Rosemary & Olive Oil Sourdough Bread

There’s nothing better than fresh baked bread. Every time I bake bread I’m amazed at how tasty it is, and how therapeutic the process is.

This recipe details how to make a round sourdough bread loaf flavored with fresh rosemary and olive oil. The bread will have a somewhat dense but soft crumb and a tangy, chewy, hard crust. Enjoy!

Sourdough Starter:

Sourdough Starters are the traditional way of leavening bread and produce flavorful breads. There are a host of starter recipes out there, but I recommend this recipe above all others for its simplicity and how it ties into my bread recipe. Your sourdough starter won’t be ready fro about 2 weeks from when you get it going so plan accordingly!

Rosemary & Olive Oil Sourdough Bread


  • 8 oz. Wheat Flour Sourdough Starter
  • 12oz. Organic Unbleached White All Purpose or Bread Flour
  • 4oz. Organic Whole Wheat Flour
  • 8oz. Water
  • 1 ½ tsp sea salt
  • Mounding 1/8 cup Fresh Rosemary
  • Olive Oil (will be brushed on the crust)

1. Mix the flours, the starter and the water together in a large bowl, forming a nice bread dough.

2. Knead the dough by hand for 7-10 min. on a surface floured with Whole Wheat Flour (use the wheat flour for all kneading).

3. Cover with a cloth and let rest for at least 20 min. on a floured surface.

4. Add the 1 ½ tsp. of salt and the Rosemary to the dough and knead for another 10 min. making sure that the salt and rosemary are mixed in well and evenly distributed.

5. Take the dough and place it in an oiled (with olive oil) bowl. Cover with a lid, or aluminum foil and let it rest in a warm place for 3 hours. This rest lets the dough ferment giving it that sourdough tang.

6. While the dough is fermenting, work flour into the weave of a clean piece of fabric (preferably linen, but almost anything will do: an old tablecloth, napkin, or piece of canvas). Work the flour in heavily so that the fabric is coated. This floured piece of fabric is called a proofing cloth. Lay the proofing cloth in a large colander, a wicker basket, or even a bowl.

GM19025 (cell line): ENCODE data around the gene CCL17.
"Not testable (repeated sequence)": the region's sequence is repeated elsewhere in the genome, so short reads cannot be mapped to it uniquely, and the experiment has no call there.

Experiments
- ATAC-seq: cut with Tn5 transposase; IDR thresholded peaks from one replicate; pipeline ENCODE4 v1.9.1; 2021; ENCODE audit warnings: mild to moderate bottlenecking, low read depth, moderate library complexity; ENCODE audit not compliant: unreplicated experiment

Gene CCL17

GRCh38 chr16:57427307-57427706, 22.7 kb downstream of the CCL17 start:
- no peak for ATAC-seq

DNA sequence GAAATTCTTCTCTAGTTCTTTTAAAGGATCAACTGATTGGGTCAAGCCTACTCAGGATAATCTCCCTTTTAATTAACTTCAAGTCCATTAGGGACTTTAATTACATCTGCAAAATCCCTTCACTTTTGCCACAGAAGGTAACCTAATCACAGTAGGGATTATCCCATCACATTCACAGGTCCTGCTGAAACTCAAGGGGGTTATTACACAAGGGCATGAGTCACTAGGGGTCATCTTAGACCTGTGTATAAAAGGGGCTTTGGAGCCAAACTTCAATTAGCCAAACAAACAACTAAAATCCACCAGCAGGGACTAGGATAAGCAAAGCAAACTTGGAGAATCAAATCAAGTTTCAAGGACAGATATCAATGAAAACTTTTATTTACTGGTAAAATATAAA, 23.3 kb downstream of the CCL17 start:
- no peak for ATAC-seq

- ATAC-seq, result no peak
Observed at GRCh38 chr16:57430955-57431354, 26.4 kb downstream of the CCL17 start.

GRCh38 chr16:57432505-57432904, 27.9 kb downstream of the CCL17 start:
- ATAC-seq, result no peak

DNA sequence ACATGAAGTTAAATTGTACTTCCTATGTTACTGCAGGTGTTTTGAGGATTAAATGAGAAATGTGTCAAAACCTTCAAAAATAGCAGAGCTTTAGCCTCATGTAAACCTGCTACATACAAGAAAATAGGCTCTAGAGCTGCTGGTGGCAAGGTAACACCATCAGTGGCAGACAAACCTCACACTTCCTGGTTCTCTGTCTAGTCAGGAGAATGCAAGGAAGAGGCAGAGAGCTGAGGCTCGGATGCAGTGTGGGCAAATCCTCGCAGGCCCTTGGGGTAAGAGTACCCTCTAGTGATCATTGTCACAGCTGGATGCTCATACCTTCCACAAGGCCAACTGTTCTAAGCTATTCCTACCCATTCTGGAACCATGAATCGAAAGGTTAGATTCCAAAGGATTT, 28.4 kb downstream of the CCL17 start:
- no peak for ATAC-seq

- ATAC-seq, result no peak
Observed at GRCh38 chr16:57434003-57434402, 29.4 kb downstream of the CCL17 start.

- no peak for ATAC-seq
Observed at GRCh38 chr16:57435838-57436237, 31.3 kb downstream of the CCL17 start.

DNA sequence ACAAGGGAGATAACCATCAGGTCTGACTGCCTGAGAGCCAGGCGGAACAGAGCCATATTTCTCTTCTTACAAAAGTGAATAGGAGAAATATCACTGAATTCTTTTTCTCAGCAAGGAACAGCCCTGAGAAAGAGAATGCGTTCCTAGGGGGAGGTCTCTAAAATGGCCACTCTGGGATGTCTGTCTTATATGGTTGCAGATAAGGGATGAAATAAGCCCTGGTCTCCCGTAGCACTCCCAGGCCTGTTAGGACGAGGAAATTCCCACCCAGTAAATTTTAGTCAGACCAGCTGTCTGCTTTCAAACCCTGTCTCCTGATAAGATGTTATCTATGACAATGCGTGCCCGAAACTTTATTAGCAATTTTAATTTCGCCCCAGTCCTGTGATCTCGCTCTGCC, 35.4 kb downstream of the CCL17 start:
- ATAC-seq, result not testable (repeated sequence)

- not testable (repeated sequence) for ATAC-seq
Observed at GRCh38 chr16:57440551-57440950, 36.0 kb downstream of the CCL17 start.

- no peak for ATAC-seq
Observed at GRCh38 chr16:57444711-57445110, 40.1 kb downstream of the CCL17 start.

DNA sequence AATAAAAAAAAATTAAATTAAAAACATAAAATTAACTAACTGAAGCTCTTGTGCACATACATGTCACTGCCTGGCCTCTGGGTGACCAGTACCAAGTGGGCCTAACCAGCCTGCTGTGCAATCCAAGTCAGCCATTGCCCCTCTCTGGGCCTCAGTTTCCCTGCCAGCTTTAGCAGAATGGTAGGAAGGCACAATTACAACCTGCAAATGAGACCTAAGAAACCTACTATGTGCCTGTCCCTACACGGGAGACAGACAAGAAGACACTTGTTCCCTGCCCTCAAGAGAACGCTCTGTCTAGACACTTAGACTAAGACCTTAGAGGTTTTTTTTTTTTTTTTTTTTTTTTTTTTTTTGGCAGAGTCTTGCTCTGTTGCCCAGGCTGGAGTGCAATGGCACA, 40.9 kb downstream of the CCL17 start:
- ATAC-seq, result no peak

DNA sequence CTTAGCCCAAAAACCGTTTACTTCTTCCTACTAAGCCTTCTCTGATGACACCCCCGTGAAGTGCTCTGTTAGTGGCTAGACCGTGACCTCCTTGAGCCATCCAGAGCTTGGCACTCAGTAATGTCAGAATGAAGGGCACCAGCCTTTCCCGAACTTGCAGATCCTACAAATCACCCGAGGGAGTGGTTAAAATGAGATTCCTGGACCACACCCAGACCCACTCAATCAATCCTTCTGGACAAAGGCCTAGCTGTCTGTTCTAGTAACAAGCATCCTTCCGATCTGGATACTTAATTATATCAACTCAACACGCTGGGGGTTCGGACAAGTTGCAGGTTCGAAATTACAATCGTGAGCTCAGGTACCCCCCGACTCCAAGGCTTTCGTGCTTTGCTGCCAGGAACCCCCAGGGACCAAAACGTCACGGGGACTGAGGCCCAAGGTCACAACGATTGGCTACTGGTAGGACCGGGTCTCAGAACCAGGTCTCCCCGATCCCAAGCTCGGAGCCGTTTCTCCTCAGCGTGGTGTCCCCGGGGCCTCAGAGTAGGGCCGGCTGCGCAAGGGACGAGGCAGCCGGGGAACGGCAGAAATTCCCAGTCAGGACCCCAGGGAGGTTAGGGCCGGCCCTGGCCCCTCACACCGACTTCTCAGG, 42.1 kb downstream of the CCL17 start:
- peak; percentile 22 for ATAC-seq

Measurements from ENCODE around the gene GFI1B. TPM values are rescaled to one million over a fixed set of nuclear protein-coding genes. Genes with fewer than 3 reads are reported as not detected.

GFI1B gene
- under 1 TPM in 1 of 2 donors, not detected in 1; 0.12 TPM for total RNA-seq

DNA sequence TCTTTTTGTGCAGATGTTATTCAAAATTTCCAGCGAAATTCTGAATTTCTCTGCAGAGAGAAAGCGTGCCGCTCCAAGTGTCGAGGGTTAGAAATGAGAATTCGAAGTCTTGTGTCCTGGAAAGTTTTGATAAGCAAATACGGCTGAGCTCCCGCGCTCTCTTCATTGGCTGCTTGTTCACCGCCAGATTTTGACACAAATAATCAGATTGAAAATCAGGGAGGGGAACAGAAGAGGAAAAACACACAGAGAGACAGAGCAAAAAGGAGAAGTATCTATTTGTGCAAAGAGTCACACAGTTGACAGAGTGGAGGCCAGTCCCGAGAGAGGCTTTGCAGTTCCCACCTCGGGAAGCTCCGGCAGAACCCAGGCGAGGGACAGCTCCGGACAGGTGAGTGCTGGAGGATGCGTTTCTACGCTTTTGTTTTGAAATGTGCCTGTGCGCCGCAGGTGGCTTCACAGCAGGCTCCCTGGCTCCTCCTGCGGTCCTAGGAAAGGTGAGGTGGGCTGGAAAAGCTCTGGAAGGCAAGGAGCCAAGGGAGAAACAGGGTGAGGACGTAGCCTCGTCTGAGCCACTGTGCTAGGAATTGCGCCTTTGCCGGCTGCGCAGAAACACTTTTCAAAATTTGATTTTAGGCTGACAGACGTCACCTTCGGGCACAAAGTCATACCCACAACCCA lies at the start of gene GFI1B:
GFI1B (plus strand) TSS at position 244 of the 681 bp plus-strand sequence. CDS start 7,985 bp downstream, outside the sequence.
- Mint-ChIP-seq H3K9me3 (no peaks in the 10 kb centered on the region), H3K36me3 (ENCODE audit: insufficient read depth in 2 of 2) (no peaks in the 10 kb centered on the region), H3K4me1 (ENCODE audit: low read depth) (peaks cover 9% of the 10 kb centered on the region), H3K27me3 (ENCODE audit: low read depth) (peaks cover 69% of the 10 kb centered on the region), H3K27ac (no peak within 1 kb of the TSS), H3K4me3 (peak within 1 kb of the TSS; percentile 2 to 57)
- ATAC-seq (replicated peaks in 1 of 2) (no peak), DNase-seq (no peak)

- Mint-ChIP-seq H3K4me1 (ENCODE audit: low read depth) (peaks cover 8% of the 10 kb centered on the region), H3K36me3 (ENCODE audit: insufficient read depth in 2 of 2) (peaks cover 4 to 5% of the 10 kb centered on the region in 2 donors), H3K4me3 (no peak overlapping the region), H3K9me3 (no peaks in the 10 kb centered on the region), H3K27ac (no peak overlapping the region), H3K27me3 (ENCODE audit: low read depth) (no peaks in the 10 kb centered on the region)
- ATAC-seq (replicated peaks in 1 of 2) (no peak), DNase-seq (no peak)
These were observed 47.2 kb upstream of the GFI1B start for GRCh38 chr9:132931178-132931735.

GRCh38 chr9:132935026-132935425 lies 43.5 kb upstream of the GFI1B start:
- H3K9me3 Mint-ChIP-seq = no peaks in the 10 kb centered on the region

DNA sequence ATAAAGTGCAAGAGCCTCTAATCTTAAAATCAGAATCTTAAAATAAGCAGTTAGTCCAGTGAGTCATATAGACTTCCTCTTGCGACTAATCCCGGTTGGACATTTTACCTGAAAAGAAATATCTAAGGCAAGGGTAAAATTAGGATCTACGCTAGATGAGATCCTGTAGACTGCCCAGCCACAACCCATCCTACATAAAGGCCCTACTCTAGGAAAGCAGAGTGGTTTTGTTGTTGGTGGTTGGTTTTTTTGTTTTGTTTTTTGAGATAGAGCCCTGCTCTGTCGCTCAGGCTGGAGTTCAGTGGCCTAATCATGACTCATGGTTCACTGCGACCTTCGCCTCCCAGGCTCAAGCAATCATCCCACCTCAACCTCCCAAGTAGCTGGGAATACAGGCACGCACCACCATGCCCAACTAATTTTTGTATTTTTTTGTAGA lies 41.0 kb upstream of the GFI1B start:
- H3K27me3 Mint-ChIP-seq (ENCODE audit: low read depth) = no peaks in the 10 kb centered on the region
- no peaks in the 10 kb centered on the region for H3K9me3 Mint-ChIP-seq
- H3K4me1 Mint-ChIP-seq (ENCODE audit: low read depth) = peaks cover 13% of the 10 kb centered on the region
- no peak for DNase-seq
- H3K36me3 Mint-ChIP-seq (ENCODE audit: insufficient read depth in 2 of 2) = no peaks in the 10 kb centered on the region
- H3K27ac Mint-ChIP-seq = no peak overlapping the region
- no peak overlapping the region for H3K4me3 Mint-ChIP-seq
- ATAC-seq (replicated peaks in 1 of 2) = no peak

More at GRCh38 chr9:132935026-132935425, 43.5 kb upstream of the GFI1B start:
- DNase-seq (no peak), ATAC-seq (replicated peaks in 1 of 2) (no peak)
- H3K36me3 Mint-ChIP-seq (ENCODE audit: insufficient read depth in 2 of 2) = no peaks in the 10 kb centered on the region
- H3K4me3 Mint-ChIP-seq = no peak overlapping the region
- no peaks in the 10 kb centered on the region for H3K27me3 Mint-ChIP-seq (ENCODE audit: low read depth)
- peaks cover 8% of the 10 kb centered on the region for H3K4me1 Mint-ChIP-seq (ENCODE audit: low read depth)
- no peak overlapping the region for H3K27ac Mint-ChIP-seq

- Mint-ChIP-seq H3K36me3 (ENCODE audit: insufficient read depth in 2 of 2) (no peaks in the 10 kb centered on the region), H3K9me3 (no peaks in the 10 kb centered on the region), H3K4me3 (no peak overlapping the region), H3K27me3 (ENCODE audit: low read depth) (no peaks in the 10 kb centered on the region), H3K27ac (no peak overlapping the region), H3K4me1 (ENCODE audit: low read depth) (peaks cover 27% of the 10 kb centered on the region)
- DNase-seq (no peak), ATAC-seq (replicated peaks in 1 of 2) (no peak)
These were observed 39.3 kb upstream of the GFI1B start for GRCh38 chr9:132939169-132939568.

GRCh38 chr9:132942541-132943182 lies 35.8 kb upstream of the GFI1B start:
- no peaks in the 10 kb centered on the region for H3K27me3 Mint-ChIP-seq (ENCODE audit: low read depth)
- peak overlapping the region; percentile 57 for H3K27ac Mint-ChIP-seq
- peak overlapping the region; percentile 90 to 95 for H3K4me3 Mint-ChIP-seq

7. After 3 hours, remove the dough from the oiled bowl and shape it into a boule (basically a flattened ball). Place the boule on the proofing cloth inside the colander/basket/bowl and cover with aluminum foil or a plate.

8. Put the covered boule in the fridge for 12-24 hours. This long period of time allows the bread to develop complex flavors. A long rest is called a “rise” and a rise that takes place in the fridge is called a “cool rise.” Most yeast breads benefit from a nice long cool rise so expect to see this frequently if you continue baking bread.

9. After the long rest in the fridge, pullout the boule, uncover it and let it sit out for another 3 hours before baking.

10. Preheat the oven to 500. Put whatever you are baking the bread on/in inside the oven for the preheat. A large cast iron skillet works great; a bread baking stone is even better; but a cookie sheet also works just fine. Let the oven heat up for about 15 min. before you put the bread in.

11. Once the oven is preheated sprinkle some flour on your cooking surface and put the boule in the oven.

12. For the first 10min periodically throw some water out of a glass onto the sides of the oven being careful to trap the steam inside the oven with the bread. This will give the bread that nice hard crust.

13. Turn the heat down to 450 and bake for about 45min to 1 hour periodically turning the bread so that the crust browns evenly.

14. In the last 10 min of the bake, brush the crust with olive oil and sprinkle with salt (how much salt is up to you. How salty do you like your crust?)

15. The bread is finished when the crust is a nice rich brown color and it just looks tasty. More time in the oven is better than too little time. Err on the side of lengthy baking.

16. Pull out of the oven and place it on a cutting board or a rack to cool. Let the bread cool completely (or nearly) before you cut into it.

17. Enjoy!!

– It is best to weigh your ingredients rather than take measurements by volume. This is most critical with the starter, the flour, and the water as these are the primary ingredients and should be in the proper proportions on order for the bread to develop well.

– Don’t skimp on the kneading! Kneading your bread is an extremely important part of the breads ability to rise. As you knead you are mashing up the proteins in the flour and releasing gluten. The gluten allows the bread to capture gases that the yeast exude creating pockets of air that give bread its wonderful spongy texture.

– Longer on the cool rise in step 8 is better than shorter. The longer you let the dough rest, the more complex the flavors will be.

– A sourdough starter of white flour can be easily substituted for the wheat starter with no ill effects.

– Keep your proofing cloth for your next loaf! Don’t wash it, ever. Just shake out the excess flour and store it in the freezer with your flour. The cloth will develop some wild yeast populations and flavors of its own over time.

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